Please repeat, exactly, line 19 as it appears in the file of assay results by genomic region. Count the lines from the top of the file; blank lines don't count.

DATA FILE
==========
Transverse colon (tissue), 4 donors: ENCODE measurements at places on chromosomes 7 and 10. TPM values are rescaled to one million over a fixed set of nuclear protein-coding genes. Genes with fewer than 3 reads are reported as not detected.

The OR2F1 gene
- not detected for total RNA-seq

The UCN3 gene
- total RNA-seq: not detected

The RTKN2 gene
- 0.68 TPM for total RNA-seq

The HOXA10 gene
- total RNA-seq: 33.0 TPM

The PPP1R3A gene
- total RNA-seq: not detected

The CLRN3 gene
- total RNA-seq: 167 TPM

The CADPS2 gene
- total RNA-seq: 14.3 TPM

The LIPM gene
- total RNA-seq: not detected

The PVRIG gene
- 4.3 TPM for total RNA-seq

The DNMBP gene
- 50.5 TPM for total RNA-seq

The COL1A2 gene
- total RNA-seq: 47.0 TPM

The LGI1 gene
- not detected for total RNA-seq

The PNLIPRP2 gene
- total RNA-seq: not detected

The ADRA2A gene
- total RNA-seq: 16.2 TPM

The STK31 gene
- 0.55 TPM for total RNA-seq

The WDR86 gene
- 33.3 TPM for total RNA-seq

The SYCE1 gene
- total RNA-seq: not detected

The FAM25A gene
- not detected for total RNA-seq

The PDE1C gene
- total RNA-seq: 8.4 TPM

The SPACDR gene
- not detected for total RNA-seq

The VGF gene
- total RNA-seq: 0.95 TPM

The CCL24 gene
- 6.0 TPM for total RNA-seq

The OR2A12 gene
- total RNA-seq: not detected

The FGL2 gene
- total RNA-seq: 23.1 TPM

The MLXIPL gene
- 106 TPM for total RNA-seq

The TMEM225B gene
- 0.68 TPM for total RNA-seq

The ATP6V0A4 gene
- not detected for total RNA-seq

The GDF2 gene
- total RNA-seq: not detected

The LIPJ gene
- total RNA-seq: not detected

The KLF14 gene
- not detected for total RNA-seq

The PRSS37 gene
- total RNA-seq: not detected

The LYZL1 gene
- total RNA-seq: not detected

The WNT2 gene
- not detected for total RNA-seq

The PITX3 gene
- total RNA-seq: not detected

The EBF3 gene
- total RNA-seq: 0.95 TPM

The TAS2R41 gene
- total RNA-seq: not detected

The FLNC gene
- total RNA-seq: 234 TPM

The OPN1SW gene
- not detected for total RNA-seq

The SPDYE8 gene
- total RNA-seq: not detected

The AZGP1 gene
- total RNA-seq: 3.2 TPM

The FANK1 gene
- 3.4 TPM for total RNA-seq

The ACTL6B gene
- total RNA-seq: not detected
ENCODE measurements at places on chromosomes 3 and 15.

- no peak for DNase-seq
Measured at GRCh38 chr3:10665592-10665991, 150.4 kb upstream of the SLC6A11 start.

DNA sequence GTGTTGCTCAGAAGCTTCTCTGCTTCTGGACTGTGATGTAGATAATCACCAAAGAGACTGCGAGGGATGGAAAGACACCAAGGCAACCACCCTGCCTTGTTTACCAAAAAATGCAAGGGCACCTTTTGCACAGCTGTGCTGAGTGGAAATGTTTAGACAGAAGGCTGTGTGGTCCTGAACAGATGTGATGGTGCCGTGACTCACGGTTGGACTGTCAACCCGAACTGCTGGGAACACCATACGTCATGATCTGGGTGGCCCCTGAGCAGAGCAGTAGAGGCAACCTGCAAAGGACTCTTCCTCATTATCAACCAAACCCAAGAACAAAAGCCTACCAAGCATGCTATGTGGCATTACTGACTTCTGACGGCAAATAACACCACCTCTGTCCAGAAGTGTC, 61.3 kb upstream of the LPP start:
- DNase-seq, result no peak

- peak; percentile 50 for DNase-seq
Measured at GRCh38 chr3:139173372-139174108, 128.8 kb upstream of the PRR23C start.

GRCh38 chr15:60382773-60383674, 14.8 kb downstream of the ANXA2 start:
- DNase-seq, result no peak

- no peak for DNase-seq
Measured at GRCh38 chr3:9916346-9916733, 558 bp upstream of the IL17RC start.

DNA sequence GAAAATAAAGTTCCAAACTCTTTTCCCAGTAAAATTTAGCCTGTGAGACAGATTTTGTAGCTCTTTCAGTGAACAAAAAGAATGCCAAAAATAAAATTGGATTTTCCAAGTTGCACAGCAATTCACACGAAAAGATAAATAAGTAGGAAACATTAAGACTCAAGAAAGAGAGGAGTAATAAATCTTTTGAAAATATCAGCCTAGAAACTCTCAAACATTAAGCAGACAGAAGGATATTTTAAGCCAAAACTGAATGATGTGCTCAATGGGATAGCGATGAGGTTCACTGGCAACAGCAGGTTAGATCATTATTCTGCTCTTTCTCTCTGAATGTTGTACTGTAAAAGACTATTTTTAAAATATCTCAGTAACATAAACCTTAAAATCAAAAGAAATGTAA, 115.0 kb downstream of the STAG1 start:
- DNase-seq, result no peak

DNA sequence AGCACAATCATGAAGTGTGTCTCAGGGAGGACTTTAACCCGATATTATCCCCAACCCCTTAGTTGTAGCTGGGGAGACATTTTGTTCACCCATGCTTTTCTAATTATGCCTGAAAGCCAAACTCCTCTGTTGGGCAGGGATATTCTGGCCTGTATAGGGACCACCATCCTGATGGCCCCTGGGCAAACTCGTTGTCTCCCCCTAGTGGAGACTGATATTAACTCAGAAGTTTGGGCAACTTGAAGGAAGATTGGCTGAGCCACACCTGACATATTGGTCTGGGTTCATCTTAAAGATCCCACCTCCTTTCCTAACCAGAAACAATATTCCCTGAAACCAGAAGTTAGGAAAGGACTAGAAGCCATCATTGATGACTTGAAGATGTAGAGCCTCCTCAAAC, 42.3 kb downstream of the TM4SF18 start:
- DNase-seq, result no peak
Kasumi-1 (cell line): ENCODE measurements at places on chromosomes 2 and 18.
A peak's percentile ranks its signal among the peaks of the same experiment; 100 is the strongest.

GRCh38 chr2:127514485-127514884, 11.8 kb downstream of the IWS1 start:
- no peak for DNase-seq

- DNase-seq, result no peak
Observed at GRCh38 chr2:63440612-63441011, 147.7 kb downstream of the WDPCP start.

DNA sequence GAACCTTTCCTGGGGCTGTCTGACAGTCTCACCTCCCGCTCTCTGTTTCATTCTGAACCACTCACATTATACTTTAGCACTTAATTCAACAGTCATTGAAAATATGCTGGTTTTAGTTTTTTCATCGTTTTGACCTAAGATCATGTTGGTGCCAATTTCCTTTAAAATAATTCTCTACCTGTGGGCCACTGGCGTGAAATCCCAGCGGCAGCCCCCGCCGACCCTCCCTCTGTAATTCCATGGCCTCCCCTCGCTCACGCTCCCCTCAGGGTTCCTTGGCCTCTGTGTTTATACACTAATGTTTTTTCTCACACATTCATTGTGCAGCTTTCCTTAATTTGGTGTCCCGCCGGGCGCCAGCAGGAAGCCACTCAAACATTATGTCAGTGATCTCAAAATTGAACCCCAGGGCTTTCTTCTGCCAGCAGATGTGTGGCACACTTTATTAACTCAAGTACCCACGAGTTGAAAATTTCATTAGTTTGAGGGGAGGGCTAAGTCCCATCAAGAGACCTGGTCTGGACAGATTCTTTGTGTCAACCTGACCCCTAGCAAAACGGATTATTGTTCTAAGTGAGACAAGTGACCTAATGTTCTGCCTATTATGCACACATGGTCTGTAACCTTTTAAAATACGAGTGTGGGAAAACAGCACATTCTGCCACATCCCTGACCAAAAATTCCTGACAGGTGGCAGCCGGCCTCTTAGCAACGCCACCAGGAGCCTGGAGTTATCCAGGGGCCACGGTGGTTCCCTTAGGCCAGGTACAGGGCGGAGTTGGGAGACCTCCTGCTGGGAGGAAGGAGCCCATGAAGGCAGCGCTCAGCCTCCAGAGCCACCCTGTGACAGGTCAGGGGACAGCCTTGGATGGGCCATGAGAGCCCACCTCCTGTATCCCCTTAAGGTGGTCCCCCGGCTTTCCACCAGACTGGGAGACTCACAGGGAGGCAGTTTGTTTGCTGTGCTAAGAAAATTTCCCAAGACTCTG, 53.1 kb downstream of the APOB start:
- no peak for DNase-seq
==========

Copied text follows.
- 4.3 TPM for total RNA-seq